It's time for another Blog Chain Post. This round, Heather chose the topic:
What plans do YOU have to market your novel? How will you make sure the public finds your work?
Michelle posted right before me, so be sure to check out her thoughts on this topic.
I think the principle of marketing is pretty simple: you need to identify your target audience and let them know in an enticing way that your product exists. The problem is figuring out the best way of doing that.
I have some experience with marketing my work, since I had a short story published in an anthology last year. Among other things, I announced the anthology on my blog and my website, read from my story at WisCon, and gave author interviews for a blog tour. I would definitely do these same things again to publicize a novel. I'd probably attend more conventions after the book comes out; I'd bring bookmarks to leave on the freebie tables and sign dealers' stock (that way, they can't return the books to the publisher.) I'd send sample copies to reviewers. For other ideas, I'd check out Maria Zannini's blog series about Killer Campaigns. She not only lists ideas for publicizing one's work but also analyzes how effective they are.
Probably the most effective resource a writer has for publicizing herself is the Internet. It's accessible to anyone anywhere at any time. It's also a great way to make connections. Several of the previous posters in this Blog Chain mentioned that as introverts, they're worried about having to appear in public. I'm an introvert too, which is why I find belonging to writer's groups such as BroadUniverse and The Online Writing Workshop useful. They not only help writers meet other writers but also publicize their success stories. In particular, BroadUniverse is dedicated to promoting women writers of science fiction, fantasy, and horror; the group puts out an annual list of works by its members. With two e-mails to the mailing lists for BroadUniverse and OWW, I can reach over 2000 people. I also plan to use Facebook; I belong to other writer and reader groups there, so I can post information about my novel to those groups too. Since most writers tend to be readers as well, hopefully some of them will be interested in buying the work of a writer they know or have heard of.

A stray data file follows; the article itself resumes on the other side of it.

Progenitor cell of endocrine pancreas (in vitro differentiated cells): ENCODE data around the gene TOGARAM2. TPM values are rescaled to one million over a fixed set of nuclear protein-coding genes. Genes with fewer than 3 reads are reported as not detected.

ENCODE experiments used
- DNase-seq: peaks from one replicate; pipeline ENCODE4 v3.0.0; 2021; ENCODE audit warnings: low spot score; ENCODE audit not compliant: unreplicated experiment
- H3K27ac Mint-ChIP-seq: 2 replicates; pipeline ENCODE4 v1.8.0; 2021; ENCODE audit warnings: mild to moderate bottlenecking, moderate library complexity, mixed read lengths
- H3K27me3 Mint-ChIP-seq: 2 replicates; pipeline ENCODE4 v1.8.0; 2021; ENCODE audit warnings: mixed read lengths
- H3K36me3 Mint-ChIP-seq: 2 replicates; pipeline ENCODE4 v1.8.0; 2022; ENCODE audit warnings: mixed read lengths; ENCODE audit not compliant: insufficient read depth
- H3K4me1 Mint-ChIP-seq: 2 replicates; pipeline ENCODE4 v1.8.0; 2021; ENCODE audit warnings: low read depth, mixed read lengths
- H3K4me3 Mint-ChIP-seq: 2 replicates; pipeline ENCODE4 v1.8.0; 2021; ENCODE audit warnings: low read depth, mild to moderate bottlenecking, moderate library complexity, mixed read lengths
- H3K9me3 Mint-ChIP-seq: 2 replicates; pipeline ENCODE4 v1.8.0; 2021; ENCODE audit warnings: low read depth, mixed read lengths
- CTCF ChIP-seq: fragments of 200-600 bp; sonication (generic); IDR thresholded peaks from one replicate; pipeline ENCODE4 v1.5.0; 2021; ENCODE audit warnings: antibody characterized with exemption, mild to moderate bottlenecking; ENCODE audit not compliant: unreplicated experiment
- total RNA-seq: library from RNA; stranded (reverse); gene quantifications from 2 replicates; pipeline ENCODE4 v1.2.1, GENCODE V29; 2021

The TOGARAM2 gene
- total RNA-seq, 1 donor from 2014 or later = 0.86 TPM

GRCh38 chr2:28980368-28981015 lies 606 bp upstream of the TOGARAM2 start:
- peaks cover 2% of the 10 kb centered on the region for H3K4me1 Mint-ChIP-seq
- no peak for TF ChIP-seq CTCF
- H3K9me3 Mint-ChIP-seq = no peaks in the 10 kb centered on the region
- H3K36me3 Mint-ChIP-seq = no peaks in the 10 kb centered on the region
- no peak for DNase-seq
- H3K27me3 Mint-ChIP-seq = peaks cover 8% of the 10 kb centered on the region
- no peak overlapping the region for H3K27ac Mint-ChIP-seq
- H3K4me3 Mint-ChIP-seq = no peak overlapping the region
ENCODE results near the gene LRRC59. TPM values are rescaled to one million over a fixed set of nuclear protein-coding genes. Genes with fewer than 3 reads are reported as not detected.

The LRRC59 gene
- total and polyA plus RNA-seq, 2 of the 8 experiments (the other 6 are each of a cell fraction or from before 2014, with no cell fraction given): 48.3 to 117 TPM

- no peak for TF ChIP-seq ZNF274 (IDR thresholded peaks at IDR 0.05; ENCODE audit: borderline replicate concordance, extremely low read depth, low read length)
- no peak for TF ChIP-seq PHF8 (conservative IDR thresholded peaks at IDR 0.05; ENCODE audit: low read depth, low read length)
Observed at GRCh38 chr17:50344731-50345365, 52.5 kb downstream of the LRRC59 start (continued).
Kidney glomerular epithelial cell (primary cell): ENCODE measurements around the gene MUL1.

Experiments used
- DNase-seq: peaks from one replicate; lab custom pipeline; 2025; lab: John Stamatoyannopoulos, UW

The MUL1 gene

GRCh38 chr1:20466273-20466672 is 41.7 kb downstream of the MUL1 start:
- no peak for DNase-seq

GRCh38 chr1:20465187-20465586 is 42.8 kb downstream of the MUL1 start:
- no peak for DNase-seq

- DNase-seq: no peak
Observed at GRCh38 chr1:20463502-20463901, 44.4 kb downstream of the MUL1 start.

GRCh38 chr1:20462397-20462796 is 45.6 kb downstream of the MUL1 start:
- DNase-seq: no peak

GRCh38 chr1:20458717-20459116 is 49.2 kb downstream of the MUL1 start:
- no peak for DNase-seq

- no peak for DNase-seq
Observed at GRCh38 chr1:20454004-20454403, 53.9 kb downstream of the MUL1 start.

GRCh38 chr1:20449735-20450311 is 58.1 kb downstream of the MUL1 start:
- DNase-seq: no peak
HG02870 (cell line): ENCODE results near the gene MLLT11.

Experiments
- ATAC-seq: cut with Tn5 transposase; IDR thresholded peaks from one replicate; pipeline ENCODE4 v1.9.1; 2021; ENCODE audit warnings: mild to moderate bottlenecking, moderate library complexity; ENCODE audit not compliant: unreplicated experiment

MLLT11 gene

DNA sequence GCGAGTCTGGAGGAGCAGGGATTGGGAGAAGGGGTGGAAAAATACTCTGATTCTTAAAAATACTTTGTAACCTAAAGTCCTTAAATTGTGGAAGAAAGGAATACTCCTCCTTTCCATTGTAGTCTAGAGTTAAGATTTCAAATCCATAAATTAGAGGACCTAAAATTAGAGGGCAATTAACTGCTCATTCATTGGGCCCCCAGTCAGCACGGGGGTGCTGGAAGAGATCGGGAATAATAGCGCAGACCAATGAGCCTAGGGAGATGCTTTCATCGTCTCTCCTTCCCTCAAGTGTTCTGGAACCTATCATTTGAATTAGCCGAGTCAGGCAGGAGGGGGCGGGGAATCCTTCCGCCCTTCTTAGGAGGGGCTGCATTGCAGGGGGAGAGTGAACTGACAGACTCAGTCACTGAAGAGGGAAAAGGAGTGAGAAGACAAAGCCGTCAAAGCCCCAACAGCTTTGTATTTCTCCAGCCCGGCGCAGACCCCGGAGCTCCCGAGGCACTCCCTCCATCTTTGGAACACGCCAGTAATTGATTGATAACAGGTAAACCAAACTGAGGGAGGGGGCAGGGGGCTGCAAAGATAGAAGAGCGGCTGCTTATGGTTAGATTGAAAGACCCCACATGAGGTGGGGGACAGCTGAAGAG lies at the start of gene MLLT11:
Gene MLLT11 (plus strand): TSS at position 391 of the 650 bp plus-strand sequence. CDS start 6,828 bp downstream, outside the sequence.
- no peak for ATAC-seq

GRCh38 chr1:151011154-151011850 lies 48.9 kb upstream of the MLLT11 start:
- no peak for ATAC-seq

(As a side note, I recommend being active in writer groups as much as possible. It not only increases your reputation or "whuffie," but it's good karma. I've donated time and money to BroadUniverse; I'm also the admin for BroadUniverse's group on Facebook. Although I haven't been able to crit much on the OWW recently, I do buy members' books to support them.)
Writers aren't the only readers I plan to target. My book features a fictional version of John Lennon, so I also plan to let Beatles fans know about my book. I'm involved with a Beatles forum, so I could post about my book there. I'm not sure if I could promote my book at The Fest for Beatles Fans; it depends on who I talk to, I suppose. I could also invite people to enter a trivia quiz about the Beatles for a chance to win an autographed book.
Previous posters in this chain have discussed some really creative ideas, such as making a book trailer or creating a piece of jewelry to give away. I haven't made a book trailer yet, though I may have that done once I sell Across Two Universes. Copyright might be an issue there, especially since it would be tempting to use photos of John Lennon. A gold necklace with a cross plays an important role in my story; I could also hold a contest to give one away. Of course, then I'd have to publicize the contest itself. ;)
One final piece of advice I have for other writers is this: if you want to use your name as an address for your website, secure it as quickly as you can. My late writing teacher, Kathleen Massie-Ferch, was unable to use her name because someone else squatted on the domain name and wanted a high price for it. That's why I set up my site years ago, before I had any sales to promote.
That's all I have for now. Head on over to Kat Harris's blog for her marketing ideas.